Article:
featuring CARCASS: March 29, Showbox at the Market, Seattle. 800745-3000 or showboxonline.com. SHARON JONES & THE DAP KINGS: April 2-3, Showbox at the Market, Seattle. 800-745-3000 or showboxonline.com. G. LOVE & SPECIAL SAUCE: April 4, Showbox at the Market, Seattle. 800745-3000 or showboxonline.com. YOUNG THE GIANT: April 4-5, Showbox at the Market, Seattle. 800745-3000 or showboxonline.com. BETTY WHO: April 5, The Barboza, Seattle. 206-709-9442 or thebarboza.com. BASTILLE: April 8, Showbox SoDo, Seattle. 800-745-3000 or showboxonline.com. VNV NATION: April 8, The Showbox, Seattle. 800-745-3000 or showboxonline.com. IL DIVO: April 9, Benaroya Hall, GALACTIC: March 13, Showbox at the Market, Seattle. Seattle. 866-833-4747 or livenation. 800-745-3000 or showboxonline.com Zack Smith photo com. YONDER MOUNTAIN STRING BAND: April 10, Showbox at the MarWALK OFF THE EARTH: Feb. 26, Valley Casino Resort, Bow. 877-275ket, Seattle. 800-745-3000 or showShowbox SoDo, Seattle. 800-7452448 or theskagit.com. boxonline.com. 3000 or showboxonline.com. BRIAN REGAN: March 16, Mount KRIS ORLOWSKI: April 12, The JIM JEFFERIES: Feb. 27, Moore Baker Theatre, Bellingham. 360Showbox, Seattle. 800-745-3000 or Theatre, Seattle. 877-784-4849 or 734-6080 or mountbakertheatre. showboxonline.com. livenation.com. com. THE WAILIN’ JENNYS: April 12, RAW “Awakening”: Feb. 27, The MOISTURE FESTIVAL: March Lincoln Theatre, Mount Vernon. 360Showbox, Seattle. 800-745-3000 or 20-April 13, at venues around Seat- 336-8955 or lincolntheatre.org. showboxonline.com. tle. 206-297-1405 or moisture VOLBEAT: Apil 14, Paramount MARCHFOURTH MARCHING festival.org. Theatre, Seattle. 877-784-4849 or BAND: Feb. 28, Showbox at the Mar- MONETA: March 22, The Showtickets.com. ket, Seattle. 800-745-3000 or show- box, Seattle. 800-745-3000 or SCHOOLBOY Q: April 14, The boxonline.com. showboxonline.com. Showbox, Seattle. 800-745-3000 or THE MUSICAL BOX: PerformBRING ME THE HORIZON: March showboxonline.com. ing “Foxtrot” by Genesis: Feb. 28, 24, Showbox at the Market, Seattle. PINK MARTINI: April 15, Mount Showbox SoDo, Seattle. 800-745800-745-3000 or showboxonline. Baker Theatre, Bellingham. 360-7343000 or showboxonline.com. com. 6080 or mountbakertheatre.com. GLASVEGAS: Feb. 28, Columbia LORDE: March 24, WaMu Theater, DIANA KRALL: April 16, Paramount City Theater, Seattle. 800-838-3006 Seattle. 800-745-3000 or ticketmas- Theatre, Seattle. 877-784-4849 or or columbiacitytheater.com. ter.com. livenation.com. SKINNY PUPPY: March 1, Showbox WIDESPREAD PANIC: March 25, CHROMEO: April 16, The Showat the Market, Seattle. 800-745-3000 Moore Theatre, Seattle. 877-784box, Seattle. 800-745-3000 or or showboxonline.com. 4849 or livenation.com. showboxonline.com. DATSIK: March 1, Showbox SoDo, THE SING-OFF LIVE TOUR: March BLACK LABEL SOCIETY: April 16, Seattle. 800-745-3000 or showbox 25, Showbox at the Market, Seattle. Showbox SoDo, Seattle. 800-745online.com. 800-745-3000 or showboxonline.com. 3000 or showboxonline.com. DOM KENNEDY: March 2, The ROBIN THICKE: March 26, WaMu SWITCHFOOT: April 18, The Showbox, Seattle. 800-745-3000 or Theater, Seattle. 800-745-3000 or Showbox, Seattle. 800-745-3000 or showboxonline.com. ticketmaster.com. showboxonline.com. “AS THE PALACES BURN”: Lamb GUNGOR: March 26, Showbox at RICK SPRINGFIELD: April 18-19, of God documentary screening: the Market, Seattle. 800-745-3000 or Skagit Valley Casino Resort, Bow. March 6, The Showbox, Seattle. 800- showboxonline.com. 877-275-2448 or theskagit.com. 745-3000 or showboxonline.com. BROAD CITY LIVE: March 26, DARK STAR ORCHESTRA: April 20, G-EAZY: March 7, Showbox at the Neumos, Seattle. 800-745-3000 or Showbox at the Market, Seattle. 800Market, Seattle. 800-745-3000 or showboxonline.com. 745-3000 or showboxonline.com. showboxonline.com. EMANCIPATOR ENSEMBLE: ELLIE GOULDING: April 23, Para COMMON KINGS: March 8, The March 27, The Showbox, Seattle. mount Theatre, Seattle. 877-784Showbox, Seattle. 800-745-3000 or 800-745-3000 or showboxonline. 4849 or livenation.com. showboxonline.com. com. DRIVE-BY TRUCKERS: April 23, THE ATARIS: March 12, Showbox at BIG HEAD TODD & THE MONShowbox SoDo, Seattle. 800-745the Market, Seattle. 800-745-3000 or STERS: March 28, Showbox at the 3000 or showboxonline.com. showboxonline.com. Market, Seattle. 800-745-3000 or WHITE LIES: April 23, The ShowGALACTIC: March 13, Showbox at showboxonline.com. box, Seattle. 800-745-3000 or the Market, Seattle. 800-745-3000 or KINGS OF LEON: March 28, showboxonline.com. showboxonline.com. KeyArena, Seattle. 800-745-3000 or THE 1975: April 24, Showbox at HERMAN’S HERMITS, starring livenation.com. the Market, Seattle. 800-745-3000 or Peter Noone: March 14-15, Skagit THE DECIBEL MAGAZINE TOUR: showboxonline.com.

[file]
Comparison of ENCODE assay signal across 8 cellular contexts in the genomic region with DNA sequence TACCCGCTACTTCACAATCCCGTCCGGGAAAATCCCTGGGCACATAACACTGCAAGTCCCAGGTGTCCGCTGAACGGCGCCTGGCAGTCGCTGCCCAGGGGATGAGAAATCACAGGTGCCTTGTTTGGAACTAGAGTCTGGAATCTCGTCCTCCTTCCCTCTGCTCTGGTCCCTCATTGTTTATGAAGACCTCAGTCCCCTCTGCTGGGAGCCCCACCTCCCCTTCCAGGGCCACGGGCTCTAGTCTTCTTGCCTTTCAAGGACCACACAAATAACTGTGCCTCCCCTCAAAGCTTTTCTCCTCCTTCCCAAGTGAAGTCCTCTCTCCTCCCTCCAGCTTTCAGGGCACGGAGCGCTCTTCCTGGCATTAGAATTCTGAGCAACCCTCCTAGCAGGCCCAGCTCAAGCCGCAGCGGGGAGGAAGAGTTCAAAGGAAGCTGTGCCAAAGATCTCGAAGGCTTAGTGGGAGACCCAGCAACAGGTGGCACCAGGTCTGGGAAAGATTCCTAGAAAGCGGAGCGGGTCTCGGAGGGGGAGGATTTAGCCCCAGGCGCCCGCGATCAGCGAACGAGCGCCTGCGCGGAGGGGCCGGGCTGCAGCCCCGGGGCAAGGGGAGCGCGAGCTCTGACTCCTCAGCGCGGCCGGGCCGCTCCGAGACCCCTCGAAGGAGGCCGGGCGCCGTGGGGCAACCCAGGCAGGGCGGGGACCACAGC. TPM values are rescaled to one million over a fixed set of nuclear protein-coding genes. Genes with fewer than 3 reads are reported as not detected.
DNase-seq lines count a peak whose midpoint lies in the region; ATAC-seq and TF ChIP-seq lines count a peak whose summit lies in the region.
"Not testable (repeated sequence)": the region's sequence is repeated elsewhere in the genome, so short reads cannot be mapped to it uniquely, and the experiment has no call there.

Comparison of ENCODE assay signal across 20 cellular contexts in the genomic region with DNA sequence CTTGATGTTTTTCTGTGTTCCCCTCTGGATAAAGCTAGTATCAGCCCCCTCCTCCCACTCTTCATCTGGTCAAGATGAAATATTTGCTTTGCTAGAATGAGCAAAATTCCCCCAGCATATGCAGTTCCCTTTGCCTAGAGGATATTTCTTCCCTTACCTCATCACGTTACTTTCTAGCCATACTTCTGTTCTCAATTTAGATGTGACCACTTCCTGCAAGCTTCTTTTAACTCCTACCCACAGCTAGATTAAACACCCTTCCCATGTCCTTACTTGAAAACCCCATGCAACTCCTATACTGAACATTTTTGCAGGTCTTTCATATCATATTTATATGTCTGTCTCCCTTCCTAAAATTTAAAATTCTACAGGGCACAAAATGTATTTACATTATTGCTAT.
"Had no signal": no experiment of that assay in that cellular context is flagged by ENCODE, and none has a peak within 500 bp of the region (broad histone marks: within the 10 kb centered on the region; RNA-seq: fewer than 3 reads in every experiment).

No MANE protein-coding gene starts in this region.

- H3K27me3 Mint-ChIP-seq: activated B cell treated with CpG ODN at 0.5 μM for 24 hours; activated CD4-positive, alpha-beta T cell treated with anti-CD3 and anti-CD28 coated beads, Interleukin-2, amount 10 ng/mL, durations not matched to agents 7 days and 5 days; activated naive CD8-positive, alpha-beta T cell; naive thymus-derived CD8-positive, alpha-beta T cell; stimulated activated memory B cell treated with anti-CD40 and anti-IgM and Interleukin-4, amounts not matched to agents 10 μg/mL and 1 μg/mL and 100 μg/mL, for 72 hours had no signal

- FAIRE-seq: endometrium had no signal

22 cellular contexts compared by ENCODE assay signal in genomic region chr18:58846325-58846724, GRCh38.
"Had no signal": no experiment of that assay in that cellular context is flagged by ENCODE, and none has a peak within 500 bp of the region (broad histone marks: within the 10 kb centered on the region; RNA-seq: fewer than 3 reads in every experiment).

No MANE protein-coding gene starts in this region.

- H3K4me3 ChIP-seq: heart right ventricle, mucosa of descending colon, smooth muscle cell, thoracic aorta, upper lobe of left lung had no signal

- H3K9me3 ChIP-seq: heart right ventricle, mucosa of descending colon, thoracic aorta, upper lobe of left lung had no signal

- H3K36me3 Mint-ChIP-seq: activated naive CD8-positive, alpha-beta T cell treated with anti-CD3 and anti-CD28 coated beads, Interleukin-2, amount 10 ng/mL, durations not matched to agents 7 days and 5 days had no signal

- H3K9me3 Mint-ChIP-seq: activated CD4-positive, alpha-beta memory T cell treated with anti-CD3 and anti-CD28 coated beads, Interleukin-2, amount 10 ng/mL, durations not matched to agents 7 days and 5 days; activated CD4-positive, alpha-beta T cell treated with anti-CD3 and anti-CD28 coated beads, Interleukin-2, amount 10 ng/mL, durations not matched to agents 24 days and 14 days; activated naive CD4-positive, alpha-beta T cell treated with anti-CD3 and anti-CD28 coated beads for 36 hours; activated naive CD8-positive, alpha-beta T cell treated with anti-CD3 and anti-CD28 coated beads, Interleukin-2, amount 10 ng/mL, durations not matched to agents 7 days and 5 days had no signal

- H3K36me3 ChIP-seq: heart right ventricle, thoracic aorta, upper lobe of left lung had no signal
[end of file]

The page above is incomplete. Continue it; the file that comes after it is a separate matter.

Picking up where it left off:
FRANZ FERDINAND: April 24, Showbox SoDo, Seattle. 800-7453000 or showboxonline.com. ARLO GUTHRIE: April 25, Mount Baker Theatre, Bellingham. 360-734-6080 or mountbaker theatre.com. THE WANTED: April 26, Showbox SoDo, Seattle. 800-745-3000 or showboxonline.com. SUDDEN VALLEY JAZZ SERIES: April 26/Nov. 15, Sudden Valley Dance Barn, Bellingham. 360-6711709 or suddenvalleylibrary.org. THE GLITCH MOB: May 3, The Showbox, Seattle. 800-745-3000 or showboxonline.com. IRA GLASS: May 3, Mount Baker Theatre, Bellingham. 360-734-6080 or mountbakertheatre.com. STEPHEN “RAGGA” MARLEY: May 6, Showbox at the Market, Seattle. 206-224-5481 or aeglive.com. STEVE MARTIN & THE STEEP CANYON RANGERS: Featuring Edie Brickell: May 10, Mount Baker Theatre, Bellingham. 360-734-6080 or mountbakertheatre.com. KARLA BONOFF & JIMMY WEBB: May 15, Mount Baker Theatre, Bellingham. 360-734-6080 or mountbakertheatre.com. LINDSEY STIRLING: May 21, Showbox SoDo, Seattle. 800-745-3000 or showboxonline.com. SASQUATCH! MUSIC FESTIVAL: May 23-25 and July 4-6, Gorge Amphitheatre, George. sasquatchfestival.com. THE NYLONS: May 24, Skagit Valley Casino Resort, Bow. 877-2752448 or theskagit.com. LADY GAGA’S artRAVE — The ARTPOP Ball: May 28, KeyArena, Seattle. 800-745-3000 or livenation.com. BRIT FLOYD: June 9, McCaw Hall, Seattle. 800-745-3000 or live nation.com. ONEREPUBLIC: June 12, Comcast Arena at Everett. 866-332-8499 or comcastarenaeverett.com. DIGITOUR: June 20, The Showbox, Seattle. 800-745-3000 or showboxonline.com. PARADISO FESTIVAL: June 27-28, Gorge Amphitheatre, George. 800745-3000 or livenation.com. CHER: June 28, KeyArena, Seattle. 800-745-3000 or livenation.com. NICK CAVE & THE BAD SEEDS: July 2, Paramount Theatre, Seattle. 877-784-4849 or tickets.com. JOURNEY, STEVE MILLER BAND: July 19, White River Amphitheatre, Auburn. 800-745-3000 or livenation. com. MÖTLEY CRÜE: July 27, White River Amphitheatre, Auburn. 800745-3000 or LiveNation.com. ARCADE FIRE: Aug. 8, Gorge Amphitheatre, George. 800-745-3000 or livenation.com. BRUNO MARS: Aug. 9, Gorge Amphitheatre, George. 800-7453000 or livenation.com.